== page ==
Decreasing the Donor Deficit (DDD) – Cancer Awareness and Bone Marrow Donor Recruitment

**Check out the Announcements Page to learn what’s going on right now!

Developed in 2008, the purpose of DDD is to raise awareness of cancer treatment by bone-marrow transplantation and to recruit new donors. DDD is aimed at increasing the number of donors from racial and ethnic minority populations because a significant health disparity exists in bone marrow donor registrants. Students can gain experience in health care promotion by advocating the need for bone marrow donors to community members and increasing the number of people on the “Be the Match Registry”, organized by the National Marrow Donor Program. While people of Caucasian ancestry have about a 74% chance of matching with a bone marrow donor, a person of African American ancestry has only a 7% chance of finding a donor. Decreasing the Donor Deficit service learning project has been designed to address the vast under representation of African Americans and other racial and ethnic minorities in the Be the Match Registry. The goal of this project is not only to increase the number of donors who join the registry, but also to educate the community about the importance of bone marrow donation and the ethnic genetic specificity that it requires.  We hope that by providing the education, we can inspire more people to become involved in the “Be the Match program” so that we can help save lives and may continue to Decrease the Donor Deficit.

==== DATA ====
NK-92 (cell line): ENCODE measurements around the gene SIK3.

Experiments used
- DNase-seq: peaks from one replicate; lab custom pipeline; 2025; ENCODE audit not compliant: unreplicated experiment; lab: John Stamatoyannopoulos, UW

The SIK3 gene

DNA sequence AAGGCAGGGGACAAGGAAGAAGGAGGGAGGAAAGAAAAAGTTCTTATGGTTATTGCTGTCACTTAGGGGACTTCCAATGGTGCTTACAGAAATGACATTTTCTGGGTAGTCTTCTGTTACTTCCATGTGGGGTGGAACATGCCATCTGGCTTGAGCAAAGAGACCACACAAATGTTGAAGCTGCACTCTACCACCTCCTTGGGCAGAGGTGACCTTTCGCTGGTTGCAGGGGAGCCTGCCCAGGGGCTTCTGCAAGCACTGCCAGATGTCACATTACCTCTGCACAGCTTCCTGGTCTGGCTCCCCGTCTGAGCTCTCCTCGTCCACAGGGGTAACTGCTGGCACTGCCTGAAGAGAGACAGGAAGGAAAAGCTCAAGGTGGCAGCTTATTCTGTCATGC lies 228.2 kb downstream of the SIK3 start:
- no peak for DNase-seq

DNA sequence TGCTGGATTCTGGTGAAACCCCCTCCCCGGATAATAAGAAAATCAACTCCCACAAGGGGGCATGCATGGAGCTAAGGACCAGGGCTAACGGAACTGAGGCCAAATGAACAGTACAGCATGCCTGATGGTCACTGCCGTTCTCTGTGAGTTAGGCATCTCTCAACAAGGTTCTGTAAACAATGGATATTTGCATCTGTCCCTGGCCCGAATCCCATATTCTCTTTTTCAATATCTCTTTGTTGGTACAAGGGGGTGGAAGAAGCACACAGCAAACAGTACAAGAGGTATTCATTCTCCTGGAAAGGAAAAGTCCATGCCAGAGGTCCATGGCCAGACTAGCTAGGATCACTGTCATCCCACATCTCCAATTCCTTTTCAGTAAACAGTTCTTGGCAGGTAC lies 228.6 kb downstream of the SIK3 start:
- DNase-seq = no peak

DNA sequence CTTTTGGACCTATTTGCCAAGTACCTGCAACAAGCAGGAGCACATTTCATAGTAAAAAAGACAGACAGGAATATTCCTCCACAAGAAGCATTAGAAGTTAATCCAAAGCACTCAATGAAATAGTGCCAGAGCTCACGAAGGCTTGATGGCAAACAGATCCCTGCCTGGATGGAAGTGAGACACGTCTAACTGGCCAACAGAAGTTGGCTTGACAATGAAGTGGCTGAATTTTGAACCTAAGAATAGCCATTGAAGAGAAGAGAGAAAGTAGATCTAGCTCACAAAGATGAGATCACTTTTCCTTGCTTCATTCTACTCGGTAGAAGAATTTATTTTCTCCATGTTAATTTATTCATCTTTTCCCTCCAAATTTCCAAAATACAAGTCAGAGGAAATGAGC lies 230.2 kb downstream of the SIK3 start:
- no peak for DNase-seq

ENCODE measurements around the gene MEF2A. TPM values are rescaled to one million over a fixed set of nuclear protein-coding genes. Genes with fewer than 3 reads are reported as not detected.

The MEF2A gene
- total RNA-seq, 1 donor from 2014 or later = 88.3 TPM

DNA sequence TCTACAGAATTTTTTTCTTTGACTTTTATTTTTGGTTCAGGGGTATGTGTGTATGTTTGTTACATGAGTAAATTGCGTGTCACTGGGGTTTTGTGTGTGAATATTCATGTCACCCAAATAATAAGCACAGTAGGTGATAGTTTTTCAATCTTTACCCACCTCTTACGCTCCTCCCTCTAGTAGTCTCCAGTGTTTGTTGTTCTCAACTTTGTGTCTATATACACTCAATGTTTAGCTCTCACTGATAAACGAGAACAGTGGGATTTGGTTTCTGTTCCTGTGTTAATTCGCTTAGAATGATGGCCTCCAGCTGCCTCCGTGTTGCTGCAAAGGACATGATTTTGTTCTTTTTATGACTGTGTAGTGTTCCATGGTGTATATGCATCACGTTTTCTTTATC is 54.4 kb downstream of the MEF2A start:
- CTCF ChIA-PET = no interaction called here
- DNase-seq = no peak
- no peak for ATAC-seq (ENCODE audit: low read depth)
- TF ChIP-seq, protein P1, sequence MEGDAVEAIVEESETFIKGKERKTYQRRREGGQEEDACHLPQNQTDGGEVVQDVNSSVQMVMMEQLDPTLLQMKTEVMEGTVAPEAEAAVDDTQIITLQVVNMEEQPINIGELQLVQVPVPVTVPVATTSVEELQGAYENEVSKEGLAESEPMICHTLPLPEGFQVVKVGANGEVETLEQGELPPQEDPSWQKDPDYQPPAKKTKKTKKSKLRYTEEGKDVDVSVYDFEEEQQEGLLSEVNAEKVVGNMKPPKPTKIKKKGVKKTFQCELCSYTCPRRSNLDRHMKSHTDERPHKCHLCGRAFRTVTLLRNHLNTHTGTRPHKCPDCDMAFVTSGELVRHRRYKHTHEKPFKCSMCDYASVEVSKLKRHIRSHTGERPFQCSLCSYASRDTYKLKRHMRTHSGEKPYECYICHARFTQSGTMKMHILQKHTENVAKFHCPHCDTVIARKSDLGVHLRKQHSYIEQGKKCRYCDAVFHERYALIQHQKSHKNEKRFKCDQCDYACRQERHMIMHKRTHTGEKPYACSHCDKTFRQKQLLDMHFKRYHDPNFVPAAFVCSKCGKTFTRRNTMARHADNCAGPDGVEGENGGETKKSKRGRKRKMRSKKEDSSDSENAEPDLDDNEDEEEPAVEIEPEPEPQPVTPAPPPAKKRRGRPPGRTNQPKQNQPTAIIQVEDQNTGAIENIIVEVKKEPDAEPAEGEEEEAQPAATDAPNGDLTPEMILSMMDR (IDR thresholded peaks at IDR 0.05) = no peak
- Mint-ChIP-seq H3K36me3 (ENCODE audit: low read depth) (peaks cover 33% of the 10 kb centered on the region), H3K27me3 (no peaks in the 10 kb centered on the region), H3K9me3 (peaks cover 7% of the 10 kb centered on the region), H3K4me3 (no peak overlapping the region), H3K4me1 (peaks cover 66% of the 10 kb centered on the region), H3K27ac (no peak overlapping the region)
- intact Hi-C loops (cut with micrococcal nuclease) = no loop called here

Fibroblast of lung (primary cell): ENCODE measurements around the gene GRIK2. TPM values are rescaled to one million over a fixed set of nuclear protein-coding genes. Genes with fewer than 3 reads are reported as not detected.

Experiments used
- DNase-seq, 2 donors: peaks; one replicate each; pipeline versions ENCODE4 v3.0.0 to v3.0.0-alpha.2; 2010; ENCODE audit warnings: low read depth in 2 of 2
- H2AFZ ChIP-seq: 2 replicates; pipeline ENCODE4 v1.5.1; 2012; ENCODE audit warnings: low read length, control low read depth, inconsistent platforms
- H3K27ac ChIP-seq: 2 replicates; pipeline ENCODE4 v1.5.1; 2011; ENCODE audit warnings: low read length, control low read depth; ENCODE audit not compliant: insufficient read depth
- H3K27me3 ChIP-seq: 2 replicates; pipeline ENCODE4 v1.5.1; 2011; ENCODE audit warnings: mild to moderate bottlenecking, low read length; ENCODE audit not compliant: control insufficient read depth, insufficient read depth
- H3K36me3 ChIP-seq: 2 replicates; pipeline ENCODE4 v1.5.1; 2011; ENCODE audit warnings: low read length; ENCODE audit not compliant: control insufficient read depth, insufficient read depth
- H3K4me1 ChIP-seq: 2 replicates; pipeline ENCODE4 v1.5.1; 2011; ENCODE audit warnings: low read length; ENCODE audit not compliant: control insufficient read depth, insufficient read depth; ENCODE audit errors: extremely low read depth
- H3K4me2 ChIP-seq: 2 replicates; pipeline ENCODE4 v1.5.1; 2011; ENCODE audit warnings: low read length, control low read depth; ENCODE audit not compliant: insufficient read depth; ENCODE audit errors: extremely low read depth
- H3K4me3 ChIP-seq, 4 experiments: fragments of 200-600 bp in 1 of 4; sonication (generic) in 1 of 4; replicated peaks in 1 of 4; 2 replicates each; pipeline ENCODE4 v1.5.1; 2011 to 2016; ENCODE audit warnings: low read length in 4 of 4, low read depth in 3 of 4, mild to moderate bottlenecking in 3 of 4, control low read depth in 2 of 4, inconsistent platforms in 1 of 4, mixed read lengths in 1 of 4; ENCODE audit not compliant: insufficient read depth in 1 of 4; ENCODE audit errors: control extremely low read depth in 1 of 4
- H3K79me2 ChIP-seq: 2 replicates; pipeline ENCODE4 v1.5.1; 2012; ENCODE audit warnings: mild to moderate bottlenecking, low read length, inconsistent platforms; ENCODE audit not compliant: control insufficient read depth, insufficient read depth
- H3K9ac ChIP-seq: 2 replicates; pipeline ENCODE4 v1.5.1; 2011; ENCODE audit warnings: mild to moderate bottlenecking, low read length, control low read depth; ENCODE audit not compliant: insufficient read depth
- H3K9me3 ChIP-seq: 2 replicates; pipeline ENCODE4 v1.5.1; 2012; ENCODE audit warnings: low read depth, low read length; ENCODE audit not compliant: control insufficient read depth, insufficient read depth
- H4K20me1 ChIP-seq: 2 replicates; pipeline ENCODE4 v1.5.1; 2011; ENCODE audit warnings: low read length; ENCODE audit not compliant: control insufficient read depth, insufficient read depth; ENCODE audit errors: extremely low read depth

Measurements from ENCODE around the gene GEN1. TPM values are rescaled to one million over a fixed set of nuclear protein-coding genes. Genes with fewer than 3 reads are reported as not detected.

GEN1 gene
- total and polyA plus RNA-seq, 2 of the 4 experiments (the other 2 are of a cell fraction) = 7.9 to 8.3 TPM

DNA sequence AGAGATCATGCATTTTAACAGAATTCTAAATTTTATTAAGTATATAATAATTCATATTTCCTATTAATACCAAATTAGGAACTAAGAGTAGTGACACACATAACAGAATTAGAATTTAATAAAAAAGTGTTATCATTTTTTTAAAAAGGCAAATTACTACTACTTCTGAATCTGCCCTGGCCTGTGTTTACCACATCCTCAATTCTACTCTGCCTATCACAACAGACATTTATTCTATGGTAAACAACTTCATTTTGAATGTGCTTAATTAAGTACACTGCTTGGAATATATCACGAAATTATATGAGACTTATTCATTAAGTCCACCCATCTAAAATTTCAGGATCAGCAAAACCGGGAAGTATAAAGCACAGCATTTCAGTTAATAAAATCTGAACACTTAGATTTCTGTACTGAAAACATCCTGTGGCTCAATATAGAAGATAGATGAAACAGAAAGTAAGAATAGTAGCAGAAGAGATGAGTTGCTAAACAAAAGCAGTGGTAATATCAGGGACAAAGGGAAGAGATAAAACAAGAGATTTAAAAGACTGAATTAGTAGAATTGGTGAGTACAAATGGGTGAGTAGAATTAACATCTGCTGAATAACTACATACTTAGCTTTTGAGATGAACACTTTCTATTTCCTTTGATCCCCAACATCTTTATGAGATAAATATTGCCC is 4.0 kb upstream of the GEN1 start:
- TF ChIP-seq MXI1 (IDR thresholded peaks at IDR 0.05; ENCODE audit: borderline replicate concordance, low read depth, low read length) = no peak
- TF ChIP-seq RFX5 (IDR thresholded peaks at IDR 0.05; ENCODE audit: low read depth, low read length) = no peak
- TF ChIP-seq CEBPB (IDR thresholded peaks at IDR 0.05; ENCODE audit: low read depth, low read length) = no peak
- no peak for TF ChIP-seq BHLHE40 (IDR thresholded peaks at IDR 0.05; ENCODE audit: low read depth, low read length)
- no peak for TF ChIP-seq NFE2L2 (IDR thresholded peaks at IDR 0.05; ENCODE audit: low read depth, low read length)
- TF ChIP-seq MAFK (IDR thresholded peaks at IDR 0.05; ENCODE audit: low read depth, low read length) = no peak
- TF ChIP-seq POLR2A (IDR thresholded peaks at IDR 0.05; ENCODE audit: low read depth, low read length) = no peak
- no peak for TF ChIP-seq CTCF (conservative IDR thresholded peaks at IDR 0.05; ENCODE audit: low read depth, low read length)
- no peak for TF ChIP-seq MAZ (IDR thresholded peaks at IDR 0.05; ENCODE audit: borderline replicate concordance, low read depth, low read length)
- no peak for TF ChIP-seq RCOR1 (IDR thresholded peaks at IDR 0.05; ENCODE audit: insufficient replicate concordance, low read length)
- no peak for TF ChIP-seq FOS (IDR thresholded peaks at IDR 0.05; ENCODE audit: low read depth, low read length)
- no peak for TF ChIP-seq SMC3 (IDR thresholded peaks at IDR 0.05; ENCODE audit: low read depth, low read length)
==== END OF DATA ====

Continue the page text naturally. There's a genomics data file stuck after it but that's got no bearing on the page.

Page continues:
Through this program, students gain awareness concerning health disparities in the community and work to combat them, thereby increasing student’s competency about real health care issues facing the community. This provides a foundation for the students to deliver better care to future patients, helping their future patients by advocating others to join the marrow donation registry, focusing on minority groups with lower match rates. Through this work & education, participating students are better able to provide complete care to patients.

Students have previously organized bone marrow registration drives in North Omaha and other regions during community events such “Men’s health day” targeted at the African American population, providing education and screening to potential donors and signing them up for the registry.